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“Djokovic was so good in the second set and the third. But Rafael was always there, there, there. And in the end, he won,” Toni Nadal said. “He was so strong in his mind. That was the difference.”

The final momentum shift came with Nadal serving at 4-all in the third set. Djokovic earned three break points, thanks in part to a tremendous lob-volley and another point when Nadal slipped and tumbled to his backside.

But a quick forehand winner by Nadal, a forehand into the net by Djokovic on a 22-stroke point, and a 125 mph ace — Nadal’s only one of the evening, it drew shouts of “Vamos!” from Uncle Toni — helped avoid another break.

“I didn’t do anything I felt (was) wrong in these few points,” Djokovic said. “He didn’t make a mistake.”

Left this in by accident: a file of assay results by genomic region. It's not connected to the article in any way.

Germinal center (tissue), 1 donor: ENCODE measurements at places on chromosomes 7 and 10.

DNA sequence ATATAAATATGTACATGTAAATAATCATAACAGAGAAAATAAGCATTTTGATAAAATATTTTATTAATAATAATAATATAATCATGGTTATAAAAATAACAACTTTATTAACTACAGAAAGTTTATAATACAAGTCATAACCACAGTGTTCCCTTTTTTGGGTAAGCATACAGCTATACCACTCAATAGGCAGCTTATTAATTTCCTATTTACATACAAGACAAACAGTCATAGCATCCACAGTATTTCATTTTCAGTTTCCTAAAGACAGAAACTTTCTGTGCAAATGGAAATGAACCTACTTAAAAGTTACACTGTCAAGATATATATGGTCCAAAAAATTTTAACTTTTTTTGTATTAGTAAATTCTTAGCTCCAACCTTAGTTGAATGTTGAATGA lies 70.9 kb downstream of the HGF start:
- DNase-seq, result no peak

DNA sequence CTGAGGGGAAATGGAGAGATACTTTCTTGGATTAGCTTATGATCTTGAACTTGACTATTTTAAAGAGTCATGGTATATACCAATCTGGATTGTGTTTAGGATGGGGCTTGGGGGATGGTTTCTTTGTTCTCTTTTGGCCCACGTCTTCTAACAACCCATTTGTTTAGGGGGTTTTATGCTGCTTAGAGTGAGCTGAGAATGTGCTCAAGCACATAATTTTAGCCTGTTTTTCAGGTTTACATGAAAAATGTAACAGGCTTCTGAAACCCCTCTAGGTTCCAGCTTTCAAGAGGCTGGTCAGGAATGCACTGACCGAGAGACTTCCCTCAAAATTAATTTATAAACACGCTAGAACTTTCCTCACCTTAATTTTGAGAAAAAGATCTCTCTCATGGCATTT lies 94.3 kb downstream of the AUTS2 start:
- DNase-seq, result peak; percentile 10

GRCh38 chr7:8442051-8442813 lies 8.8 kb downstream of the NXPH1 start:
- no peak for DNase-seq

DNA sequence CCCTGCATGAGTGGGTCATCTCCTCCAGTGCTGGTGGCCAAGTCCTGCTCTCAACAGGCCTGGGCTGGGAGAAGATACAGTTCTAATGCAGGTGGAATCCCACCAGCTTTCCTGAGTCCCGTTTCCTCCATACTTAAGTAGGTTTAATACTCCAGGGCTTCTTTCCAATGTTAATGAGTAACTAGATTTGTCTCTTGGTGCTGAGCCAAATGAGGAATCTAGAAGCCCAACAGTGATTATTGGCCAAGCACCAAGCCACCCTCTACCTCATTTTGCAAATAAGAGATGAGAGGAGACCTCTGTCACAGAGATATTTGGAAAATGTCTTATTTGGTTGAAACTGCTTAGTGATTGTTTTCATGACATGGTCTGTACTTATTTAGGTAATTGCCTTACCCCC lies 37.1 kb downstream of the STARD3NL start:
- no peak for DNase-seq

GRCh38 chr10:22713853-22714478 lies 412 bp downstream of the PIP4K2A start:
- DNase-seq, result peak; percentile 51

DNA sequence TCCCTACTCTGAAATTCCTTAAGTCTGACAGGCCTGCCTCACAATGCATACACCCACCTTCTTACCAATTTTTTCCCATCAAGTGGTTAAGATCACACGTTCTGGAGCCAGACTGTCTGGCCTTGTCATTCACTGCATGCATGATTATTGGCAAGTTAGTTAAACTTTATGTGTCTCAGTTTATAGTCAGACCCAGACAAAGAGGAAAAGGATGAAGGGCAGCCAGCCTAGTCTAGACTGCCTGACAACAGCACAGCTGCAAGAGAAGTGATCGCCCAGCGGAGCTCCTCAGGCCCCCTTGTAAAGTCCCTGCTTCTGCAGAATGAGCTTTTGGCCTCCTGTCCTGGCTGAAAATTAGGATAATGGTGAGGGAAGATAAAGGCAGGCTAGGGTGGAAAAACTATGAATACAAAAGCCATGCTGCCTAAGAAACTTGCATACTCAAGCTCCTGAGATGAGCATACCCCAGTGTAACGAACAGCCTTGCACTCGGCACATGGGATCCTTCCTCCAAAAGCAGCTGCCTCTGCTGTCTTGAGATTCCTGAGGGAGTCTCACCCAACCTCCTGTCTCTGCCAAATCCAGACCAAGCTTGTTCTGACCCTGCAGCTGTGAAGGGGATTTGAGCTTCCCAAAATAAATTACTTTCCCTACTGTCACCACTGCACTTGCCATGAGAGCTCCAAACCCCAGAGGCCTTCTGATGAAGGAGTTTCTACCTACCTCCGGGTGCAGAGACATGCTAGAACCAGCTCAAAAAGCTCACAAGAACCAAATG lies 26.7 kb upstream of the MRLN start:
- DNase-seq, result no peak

In the very next game, Nadal broke Djokovic’s serve and, apparently, his will. When that set ended with Djokovic pushing a forehand long on a 19-shot point, Nadal screamed as he knelt down at the baseline, his racket on the court and his left fist pumping over and over and over.

“A really important set,” Nadal called it later, “and a really special one.”

Djokovic made one last serious stand, holding break points in the fourth set’s first game, but Nadal saved those, then immediately broke to go ahead 2-0.

Once again, Nadal withstood Djokovic’s best and was on his way to another Grand Slam celebration.

“It’s what we do when we play against each other, always pushing each other to the limit,” Djokovic said. “That’s the beauty of our matches and our rivalry, I guess, in the end.”